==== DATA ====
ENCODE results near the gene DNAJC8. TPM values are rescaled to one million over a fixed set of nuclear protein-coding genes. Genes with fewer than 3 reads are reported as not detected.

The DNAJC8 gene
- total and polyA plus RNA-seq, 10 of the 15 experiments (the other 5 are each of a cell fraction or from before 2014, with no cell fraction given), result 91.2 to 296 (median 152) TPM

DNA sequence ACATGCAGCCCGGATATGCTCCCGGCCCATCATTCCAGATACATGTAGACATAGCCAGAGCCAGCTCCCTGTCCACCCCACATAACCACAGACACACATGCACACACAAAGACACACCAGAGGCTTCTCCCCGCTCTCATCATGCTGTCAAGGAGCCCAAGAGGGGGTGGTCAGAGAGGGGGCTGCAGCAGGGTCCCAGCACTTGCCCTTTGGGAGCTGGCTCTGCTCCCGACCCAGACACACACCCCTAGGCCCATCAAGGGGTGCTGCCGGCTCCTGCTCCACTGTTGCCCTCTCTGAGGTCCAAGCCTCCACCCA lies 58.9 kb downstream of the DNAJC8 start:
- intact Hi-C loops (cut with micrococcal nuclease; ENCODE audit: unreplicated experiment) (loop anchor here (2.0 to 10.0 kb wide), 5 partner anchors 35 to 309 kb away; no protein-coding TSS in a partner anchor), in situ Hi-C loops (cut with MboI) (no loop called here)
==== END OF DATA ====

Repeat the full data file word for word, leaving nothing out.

ENCODE results near the gene DNAJC8. TPM values are rescaled to one million over a fixed set of nuclear protein-coding genes. Genes with fewer than 3 reads are reported as not detected.

The DNAJC8 gene
- total and polyA plus RNA-seq, 10 of the 15 experiments (the other 5 are each of a cell fraction or from before 2014, with no cell fraction given), result 91.2 to 296 (median 152) TPM

DNA sequence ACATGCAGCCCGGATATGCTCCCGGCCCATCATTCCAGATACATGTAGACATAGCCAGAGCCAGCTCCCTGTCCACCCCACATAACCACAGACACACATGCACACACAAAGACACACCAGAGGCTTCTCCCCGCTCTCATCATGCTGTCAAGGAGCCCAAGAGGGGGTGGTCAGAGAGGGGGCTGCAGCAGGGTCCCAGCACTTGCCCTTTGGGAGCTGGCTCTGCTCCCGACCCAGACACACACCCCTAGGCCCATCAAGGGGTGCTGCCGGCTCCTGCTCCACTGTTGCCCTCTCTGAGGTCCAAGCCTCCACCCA lies 58.9 kb downstream of the DNAJC8 start:
- intact Hi-C loops (cut with micrococcal nuclease; ENCODE audit: unreplicated experiment) (loop anchor here (2.0 to 10.0 kb wide), 5 partner anchors 35 to 309 kb away; no protein-coding TSS in a partner anchor), in situ Hi-C loops (cut with MboI) (no loop called here)